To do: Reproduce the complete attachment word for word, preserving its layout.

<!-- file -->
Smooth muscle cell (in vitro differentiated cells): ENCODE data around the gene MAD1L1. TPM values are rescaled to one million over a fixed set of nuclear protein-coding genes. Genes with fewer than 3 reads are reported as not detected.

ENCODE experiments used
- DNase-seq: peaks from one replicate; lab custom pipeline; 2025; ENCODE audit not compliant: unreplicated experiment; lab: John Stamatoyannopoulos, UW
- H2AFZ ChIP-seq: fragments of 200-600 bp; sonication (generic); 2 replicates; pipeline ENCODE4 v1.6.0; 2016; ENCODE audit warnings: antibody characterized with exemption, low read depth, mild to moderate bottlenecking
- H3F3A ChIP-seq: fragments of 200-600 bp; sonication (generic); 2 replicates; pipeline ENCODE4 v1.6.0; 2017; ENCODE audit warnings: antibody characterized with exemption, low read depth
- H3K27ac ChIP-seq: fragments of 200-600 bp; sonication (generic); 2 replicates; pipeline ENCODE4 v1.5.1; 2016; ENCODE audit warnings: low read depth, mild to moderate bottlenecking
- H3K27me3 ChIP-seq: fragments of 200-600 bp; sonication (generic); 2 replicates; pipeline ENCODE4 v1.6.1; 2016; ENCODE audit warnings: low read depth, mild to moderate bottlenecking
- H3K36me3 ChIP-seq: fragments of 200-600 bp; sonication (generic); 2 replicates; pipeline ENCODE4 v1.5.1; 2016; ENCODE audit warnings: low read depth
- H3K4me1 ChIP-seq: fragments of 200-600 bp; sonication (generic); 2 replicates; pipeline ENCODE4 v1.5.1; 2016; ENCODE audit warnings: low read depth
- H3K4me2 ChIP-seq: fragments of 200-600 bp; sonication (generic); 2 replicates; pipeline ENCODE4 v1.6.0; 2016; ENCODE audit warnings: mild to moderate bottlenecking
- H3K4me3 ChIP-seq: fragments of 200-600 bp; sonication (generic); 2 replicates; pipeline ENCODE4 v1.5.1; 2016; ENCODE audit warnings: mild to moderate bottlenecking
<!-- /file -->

Smooth muscle cell (in vitro differentiated cells): ENCODE data around the gene MAD1L1. TPM values are rescaled to one million over a fixed set of nuclear protein-coding genes. Genes with fewer than 3 reads are reported as not detected.

ENCODE experiments used
- DNase-seq: peaks from one replicate; lab custom pipeline; 2025; ENCODE audit not compliant: unreplicated experiment; lab: John Stamatoyannopoulos, UW
- H2AFZ ChIP-seq: fragments of 200-600 bp; sonication (generic); 2 replicates; pipeline ENCODE4 v1.6.0; 2016; ENCODE audit warnings: antibody characterized with exemption, low read depth, mild to moderate bottlenecking
- H3F3A ChIP-seq: fragments of 200-600 bp; sonication (generic); 2 replicates; pipeline ENCODE4 v1.6.0; 2017; ENCODE audit warnings: antibody characterized with exemption, low read depth
- H3K27ac ChIP-seq: fragments of 200-600 bp; sonication (generic); 2 replicates; pipeline ENCODE4 v1.5.1; 2016; ENCODE audit warnings: low read depth, mild to moderate bottlenecking
- H3K27me3 ChIP-seq: fragments of 200-600 bp; sonication (generic); 2 replicates; pipeline ENCODE4 v1.6.1; 2016; ENCODE audit warnings: low read depth, mild to moderate bottlenecking
- H3K36me3 ChIP-seq: fragments of 200-600 bp; sonication (generic); 2 replicates; pipeline ENCODE4 v1.5.1; 2016; ENCODE audit warnings: low read depth
- H3K4me1 ChIP-seq: fragments of 200-600 bp; sonication (generic); 2 replicates; pipeline ENCODE4 v1.5.1; 2016; ENCODE audit warnings: low read depth
- H3K4me2 ChIP-seq: fragments of 200-600 bp; sonication (generic); 2 replicates; pipeline ENCODE4 v1.6.0; 2016; ENCODE audit warnings: mild to moderate bottlenecking
- H3K4me3 ChIP-seq: fragments of 200-600 bp; sonication (generic); 2 replicates; pipeline ENCODE4 v1.5.1; 2016; ENCODE audit warnings: mild to moderate bottlenecking